Getting the right Horse
A well-bred horse is an asset, and such assets don’t come cheap. Read on for an overview on horses
Polo without a horse is useless. The game is not only about the technique for a rider; if there isn’t a good horse, you can do nothing. The polo horse is not any normal horse, but a well-bred and trained one. And these usually cost a couple hundred to thousands of dollars. According to Chirag Parekh, chairman and managing director of the Acrysil Group: “Eighty per cent of the polo game depends on horses. Polo ponies are not born, they are made.”
The cost of a horse depends on the breed. In India, specific breeds include the Marwari and the Kathiawari. The cost of horses vary. It’s possible to find a free horse, if it has been rescued or for certain reasons, is unwanted by the owner. Horses with champion bloodlines cost a couple of million dollars.
According to a veteran polo player, India has about 500 polo ponies and this number is increasing due to an increase in the interest for the sport. “The maintenance cost per horse goes up to Rs 1 lakh per year,” says Lokendra Singh, India’s premier horse trainer and one of the biggest sellers of polo ponies. Singh manages around 15 horses in his stable. These days, Indian players prefer imported horses to avoid the growing maintenance cost.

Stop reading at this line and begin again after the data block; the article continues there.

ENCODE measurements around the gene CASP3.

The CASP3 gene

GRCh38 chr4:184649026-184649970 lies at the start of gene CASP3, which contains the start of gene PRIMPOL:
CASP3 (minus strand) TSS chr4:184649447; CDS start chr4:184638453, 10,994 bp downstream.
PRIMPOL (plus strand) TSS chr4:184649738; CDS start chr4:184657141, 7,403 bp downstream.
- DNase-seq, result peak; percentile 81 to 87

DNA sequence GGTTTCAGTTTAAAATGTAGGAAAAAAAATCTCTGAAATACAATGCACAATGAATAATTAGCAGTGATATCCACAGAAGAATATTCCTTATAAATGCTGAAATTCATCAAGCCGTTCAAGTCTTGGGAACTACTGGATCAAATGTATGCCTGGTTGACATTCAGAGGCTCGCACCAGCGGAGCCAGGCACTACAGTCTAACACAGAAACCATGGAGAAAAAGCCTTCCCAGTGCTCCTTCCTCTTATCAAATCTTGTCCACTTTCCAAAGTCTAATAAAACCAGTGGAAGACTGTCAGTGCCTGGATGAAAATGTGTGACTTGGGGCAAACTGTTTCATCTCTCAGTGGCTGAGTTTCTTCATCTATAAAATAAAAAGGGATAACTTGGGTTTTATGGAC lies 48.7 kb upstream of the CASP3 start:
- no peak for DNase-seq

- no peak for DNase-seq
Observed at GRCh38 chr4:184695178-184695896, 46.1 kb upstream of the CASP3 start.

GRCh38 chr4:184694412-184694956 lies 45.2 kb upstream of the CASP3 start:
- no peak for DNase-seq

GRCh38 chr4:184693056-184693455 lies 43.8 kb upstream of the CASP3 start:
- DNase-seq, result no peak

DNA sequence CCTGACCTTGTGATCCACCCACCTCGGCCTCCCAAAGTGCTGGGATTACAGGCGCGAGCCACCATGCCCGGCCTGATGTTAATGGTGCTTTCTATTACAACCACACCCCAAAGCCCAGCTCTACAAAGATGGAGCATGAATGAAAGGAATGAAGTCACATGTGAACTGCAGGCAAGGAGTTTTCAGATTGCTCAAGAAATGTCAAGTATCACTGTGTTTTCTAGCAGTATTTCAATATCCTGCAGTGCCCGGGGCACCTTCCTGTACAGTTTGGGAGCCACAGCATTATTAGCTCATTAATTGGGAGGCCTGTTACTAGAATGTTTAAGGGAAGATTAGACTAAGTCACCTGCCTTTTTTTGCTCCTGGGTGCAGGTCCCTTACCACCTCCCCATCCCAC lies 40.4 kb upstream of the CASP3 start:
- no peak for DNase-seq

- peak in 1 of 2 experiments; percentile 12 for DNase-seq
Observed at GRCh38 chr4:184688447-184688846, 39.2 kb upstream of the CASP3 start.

From where can we fine-bred horses for polo? One way is through imports, but that costs a lot. Jaipur-based businessman Rao Himmat Singh Bedla, a polo player imported four thoroughbred horses from Argentina, at an average cost of Rs 12 lakh, and that included about 36 per cent of transportation costs. Horses trained in India cost Rs 2 to Rs 5 lakh. According to British Polo player Hazel Jackson: “To buy a top horse, you would probably need £200,000 and the bloodlines in Argentina go for crazy money. It costs millions to run a high-goal team.”
Apart from importing horses, one can buy polo horses from Calcutta Polo Club or from fellow polo players who are unable to bear the expenses of the sport. There are many breeding shelters and local racetracks where one can buy fine horses. Like in Mumbai, there is the Mahalakshmi Race Course, where one can buy horses found useless for race work. They cost anything from Rs 50,000 to lakhs. Old horses, which have uneven skin colour will cost less as compared to the younger ones. The average cost of a good brown or black horse is Rs 1 to Rs 1.25 lakh.
One can also buy pure breeds, like the Marwari from cattle fair and festivals, like the Sonepur Cattle Fair and the Pushkar festival. If you buy an old mixed breed, horses would cost less than Rs 1lakh, but if you buy good indigenous breeds like the Marwari, you can get one, depending on the bloodline, for around Rs 3-5 lakh.